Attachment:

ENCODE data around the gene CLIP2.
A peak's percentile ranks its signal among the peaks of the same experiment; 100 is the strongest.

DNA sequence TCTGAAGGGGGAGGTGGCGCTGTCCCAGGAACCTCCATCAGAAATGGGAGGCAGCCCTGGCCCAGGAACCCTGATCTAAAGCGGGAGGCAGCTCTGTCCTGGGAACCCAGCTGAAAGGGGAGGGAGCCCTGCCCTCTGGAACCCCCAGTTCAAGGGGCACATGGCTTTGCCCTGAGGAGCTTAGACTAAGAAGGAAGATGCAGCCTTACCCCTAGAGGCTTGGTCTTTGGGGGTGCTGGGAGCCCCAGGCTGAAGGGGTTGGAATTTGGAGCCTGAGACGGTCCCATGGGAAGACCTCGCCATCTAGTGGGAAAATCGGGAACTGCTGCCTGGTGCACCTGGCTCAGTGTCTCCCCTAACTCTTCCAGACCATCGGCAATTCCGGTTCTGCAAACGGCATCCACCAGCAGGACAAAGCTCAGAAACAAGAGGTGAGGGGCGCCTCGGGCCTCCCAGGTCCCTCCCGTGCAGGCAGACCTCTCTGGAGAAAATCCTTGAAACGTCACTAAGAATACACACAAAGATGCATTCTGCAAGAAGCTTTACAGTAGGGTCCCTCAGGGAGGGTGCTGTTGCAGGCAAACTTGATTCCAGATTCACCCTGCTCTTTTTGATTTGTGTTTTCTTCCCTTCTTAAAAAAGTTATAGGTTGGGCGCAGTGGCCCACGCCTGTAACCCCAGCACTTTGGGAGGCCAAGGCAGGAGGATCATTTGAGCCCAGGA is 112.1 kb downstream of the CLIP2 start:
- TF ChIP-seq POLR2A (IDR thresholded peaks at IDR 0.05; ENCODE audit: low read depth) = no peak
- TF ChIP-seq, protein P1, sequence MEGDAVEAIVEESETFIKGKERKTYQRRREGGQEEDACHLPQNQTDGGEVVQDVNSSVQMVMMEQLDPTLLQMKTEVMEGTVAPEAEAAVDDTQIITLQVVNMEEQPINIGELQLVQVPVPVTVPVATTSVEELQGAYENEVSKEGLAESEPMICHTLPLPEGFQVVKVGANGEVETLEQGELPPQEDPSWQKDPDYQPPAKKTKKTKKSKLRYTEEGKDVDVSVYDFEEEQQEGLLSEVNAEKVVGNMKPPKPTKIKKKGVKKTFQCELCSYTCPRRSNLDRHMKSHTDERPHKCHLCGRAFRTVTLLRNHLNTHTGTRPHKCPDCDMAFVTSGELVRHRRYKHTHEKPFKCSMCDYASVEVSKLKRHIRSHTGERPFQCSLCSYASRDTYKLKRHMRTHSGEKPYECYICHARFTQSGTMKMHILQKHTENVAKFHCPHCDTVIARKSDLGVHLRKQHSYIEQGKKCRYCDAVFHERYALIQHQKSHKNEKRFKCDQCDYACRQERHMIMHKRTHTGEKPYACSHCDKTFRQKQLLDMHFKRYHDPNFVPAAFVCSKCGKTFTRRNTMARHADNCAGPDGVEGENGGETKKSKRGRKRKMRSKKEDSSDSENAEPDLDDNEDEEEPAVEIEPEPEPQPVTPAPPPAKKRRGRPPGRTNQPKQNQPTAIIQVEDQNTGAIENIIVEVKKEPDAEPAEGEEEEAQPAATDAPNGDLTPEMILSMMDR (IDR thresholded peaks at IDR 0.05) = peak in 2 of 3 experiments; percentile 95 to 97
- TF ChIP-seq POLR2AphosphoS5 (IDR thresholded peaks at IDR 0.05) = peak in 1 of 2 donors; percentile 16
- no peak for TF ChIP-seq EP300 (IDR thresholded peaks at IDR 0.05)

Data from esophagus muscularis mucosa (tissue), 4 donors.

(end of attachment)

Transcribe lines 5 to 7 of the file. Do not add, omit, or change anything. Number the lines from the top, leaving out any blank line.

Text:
- TF ChIP-seq, protein P1, sequence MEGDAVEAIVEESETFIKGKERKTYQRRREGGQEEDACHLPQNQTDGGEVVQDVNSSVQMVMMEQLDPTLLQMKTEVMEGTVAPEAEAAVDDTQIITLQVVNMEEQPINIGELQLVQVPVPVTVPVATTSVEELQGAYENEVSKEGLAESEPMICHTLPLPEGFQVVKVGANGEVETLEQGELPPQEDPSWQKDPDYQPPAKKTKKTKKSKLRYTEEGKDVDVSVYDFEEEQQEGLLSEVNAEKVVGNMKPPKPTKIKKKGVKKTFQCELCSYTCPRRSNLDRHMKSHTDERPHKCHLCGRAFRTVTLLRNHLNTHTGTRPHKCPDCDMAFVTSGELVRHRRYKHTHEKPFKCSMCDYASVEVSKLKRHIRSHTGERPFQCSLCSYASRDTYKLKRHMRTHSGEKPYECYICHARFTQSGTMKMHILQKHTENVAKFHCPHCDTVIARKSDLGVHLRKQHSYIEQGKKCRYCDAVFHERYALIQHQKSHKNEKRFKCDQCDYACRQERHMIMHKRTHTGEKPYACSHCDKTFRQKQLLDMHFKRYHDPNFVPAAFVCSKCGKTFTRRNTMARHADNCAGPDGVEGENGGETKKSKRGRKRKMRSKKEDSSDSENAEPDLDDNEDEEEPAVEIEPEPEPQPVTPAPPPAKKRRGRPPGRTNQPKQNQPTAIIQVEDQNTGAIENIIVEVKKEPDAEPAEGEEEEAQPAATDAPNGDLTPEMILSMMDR (IDR thresholded peaks at IDR 0.05) = peak in 2 of 3 experiments; percentile 95 to 97
- TF ChIP-seq POLR2AphosphoS5 (IDR thresholded peaks at IDR 0.05) = peak in 1 of 2 donors; percentile 16
- no peak for TF ChIP-seq EP300 (IDR thresholded peaks at IDR 0.05)